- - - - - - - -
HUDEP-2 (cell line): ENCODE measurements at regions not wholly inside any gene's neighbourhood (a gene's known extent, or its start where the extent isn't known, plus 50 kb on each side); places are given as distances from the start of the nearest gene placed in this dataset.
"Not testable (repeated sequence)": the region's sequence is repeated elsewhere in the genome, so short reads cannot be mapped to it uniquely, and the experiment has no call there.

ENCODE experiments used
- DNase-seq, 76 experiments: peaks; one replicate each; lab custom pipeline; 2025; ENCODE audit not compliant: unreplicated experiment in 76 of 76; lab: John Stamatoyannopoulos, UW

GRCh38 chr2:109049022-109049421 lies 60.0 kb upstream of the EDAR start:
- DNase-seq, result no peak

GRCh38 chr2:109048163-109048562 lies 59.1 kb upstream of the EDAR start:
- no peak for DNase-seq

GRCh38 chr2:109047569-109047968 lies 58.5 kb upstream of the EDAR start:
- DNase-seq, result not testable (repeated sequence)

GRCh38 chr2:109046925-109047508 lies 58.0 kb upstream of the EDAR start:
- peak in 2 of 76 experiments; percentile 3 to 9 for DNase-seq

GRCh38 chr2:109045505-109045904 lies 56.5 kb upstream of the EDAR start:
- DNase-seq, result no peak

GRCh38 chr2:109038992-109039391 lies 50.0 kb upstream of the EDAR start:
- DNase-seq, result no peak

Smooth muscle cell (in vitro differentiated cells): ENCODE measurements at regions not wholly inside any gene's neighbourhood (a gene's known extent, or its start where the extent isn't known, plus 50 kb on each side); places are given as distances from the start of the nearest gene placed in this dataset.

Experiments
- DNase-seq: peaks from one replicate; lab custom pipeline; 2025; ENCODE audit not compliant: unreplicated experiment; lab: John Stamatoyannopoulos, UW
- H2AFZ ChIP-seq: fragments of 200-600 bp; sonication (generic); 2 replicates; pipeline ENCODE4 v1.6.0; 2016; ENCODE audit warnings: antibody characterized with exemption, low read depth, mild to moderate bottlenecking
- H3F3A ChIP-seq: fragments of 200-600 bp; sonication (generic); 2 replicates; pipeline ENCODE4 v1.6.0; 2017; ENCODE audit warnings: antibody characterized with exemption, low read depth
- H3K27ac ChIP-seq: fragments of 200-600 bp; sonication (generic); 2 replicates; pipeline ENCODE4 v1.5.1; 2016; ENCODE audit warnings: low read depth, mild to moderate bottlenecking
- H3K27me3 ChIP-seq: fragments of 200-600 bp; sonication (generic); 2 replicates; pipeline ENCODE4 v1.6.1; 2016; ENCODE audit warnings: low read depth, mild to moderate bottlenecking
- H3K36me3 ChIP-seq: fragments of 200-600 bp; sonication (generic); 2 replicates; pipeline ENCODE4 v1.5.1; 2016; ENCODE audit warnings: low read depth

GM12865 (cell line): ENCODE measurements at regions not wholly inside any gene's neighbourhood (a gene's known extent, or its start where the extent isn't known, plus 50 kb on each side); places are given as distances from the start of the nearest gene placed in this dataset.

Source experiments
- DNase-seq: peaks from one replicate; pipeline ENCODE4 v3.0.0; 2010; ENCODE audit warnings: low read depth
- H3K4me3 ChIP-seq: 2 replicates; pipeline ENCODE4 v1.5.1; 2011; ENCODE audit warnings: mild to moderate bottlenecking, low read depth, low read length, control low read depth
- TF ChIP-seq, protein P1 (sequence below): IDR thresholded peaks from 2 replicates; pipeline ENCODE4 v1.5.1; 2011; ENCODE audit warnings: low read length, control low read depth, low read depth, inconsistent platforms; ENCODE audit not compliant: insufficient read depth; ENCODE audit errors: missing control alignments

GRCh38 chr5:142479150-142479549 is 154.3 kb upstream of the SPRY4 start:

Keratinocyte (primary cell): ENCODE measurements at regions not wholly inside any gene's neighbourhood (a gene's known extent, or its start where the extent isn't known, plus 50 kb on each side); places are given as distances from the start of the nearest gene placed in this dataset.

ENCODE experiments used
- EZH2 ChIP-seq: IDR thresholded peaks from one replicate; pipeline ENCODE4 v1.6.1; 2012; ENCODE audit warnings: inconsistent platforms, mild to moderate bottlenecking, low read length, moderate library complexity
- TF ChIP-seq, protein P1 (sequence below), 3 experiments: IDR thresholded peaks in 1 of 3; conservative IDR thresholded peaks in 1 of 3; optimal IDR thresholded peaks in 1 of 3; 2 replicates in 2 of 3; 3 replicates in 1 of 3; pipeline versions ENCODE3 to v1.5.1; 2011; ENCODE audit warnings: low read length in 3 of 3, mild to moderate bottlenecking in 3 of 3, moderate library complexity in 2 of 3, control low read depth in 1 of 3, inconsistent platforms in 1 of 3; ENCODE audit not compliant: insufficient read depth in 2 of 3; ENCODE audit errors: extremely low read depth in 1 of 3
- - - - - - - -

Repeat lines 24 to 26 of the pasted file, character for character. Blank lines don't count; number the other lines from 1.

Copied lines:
- H3K36me3 ChIP-seq: fragments of 200-600 bp; sonication (generic); 2 replicates; pipeline ENCODE4 v1.5.1; 2016; ENCODE audit warnings: low read depth

GM12865 (cell line): ENCODE measurements at regions not wholly inside any gene's neighbourhood (a gene's known extent, or its start where the extent isn't known, plus 50 kb on each side); places are given as distances from the start of the nearest gene placed in this dataset.

Source experiments